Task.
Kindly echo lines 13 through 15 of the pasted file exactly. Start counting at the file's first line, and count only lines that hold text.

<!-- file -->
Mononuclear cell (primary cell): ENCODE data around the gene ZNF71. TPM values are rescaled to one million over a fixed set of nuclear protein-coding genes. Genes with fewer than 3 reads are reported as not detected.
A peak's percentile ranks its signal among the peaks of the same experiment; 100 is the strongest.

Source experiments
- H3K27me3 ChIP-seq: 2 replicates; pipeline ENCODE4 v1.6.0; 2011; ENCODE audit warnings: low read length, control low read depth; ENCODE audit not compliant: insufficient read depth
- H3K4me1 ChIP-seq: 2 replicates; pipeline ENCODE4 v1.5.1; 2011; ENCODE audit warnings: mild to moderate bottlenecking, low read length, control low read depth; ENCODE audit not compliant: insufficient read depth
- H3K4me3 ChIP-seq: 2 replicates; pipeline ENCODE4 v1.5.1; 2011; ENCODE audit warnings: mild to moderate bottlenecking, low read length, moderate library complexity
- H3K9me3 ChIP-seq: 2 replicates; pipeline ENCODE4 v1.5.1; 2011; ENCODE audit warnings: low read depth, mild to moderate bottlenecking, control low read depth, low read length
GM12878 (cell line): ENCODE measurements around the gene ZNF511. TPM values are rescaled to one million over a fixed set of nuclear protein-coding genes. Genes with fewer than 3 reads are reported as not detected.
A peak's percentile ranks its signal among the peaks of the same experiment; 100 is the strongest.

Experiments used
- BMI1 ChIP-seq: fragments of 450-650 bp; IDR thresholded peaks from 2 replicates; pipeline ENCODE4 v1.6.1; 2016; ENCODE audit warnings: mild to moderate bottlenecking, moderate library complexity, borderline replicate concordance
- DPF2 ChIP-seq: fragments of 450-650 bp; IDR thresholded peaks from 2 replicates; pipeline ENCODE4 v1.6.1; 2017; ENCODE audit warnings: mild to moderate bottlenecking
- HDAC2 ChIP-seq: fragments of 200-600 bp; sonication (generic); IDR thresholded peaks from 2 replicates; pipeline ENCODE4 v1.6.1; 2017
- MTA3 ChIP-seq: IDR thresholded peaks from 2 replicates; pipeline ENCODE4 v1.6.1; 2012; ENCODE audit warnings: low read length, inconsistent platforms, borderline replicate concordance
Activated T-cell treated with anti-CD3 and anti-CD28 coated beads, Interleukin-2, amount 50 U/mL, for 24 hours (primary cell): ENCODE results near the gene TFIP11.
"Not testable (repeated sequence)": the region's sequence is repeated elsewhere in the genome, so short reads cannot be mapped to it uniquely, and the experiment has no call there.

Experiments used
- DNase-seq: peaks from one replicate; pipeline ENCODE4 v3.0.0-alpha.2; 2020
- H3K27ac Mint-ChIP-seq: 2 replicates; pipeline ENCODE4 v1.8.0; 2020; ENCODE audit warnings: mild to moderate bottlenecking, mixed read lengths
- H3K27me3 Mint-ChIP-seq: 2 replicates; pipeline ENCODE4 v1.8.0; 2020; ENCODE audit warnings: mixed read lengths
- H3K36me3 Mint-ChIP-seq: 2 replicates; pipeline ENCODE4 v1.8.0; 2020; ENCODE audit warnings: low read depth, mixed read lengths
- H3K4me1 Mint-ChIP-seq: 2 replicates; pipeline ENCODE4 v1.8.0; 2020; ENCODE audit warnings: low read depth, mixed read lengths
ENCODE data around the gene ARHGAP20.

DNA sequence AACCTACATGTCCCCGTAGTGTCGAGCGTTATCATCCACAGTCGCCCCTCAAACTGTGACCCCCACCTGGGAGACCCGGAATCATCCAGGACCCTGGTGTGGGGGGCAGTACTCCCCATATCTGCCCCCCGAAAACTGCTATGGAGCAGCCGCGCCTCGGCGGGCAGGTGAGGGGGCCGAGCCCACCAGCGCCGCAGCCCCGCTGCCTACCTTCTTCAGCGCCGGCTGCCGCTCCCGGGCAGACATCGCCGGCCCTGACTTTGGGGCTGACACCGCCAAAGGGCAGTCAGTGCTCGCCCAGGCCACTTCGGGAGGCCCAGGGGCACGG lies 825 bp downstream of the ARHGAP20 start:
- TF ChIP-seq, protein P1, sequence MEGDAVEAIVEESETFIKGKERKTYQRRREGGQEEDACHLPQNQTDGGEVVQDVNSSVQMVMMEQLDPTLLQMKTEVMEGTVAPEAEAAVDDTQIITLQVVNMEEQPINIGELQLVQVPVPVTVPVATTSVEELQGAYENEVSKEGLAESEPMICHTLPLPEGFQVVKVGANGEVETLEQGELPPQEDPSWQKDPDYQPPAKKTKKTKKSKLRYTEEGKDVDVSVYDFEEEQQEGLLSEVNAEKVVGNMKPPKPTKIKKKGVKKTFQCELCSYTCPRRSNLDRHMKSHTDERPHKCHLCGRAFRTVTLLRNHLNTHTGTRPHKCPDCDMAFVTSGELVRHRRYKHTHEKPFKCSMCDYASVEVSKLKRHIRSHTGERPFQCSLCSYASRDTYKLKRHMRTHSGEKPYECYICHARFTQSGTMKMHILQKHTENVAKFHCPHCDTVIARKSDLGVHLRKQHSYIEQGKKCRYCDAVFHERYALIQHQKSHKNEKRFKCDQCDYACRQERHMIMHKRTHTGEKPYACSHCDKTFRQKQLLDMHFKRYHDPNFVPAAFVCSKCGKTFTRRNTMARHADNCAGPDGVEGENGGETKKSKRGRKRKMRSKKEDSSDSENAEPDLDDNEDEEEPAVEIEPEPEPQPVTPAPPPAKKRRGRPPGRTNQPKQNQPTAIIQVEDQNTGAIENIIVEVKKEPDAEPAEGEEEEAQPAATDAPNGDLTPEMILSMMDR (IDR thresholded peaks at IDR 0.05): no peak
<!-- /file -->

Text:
- HDAC2 ChIP-seq: fragments of 200-600 bp; sonication (generic); IDR thresholded peaks from 2 replicates; pipeline ENCODE4 v1.6.1; 2017
- MTA3 ChIP-seq: IDR thresholded peaks from 2 replicates; pipeline ENCODE4 v1.6.1; 2012; ENCODE audit warnings: low read length, inconsistent platforms, borderline replicate concordance
Activated T-cell treated with anti-CD3 and anti-CD28 coated beads, Interleukin-2, amount 50 U/mL, for 24 hours (primary cell): ENCODE results near the gene TFIP11.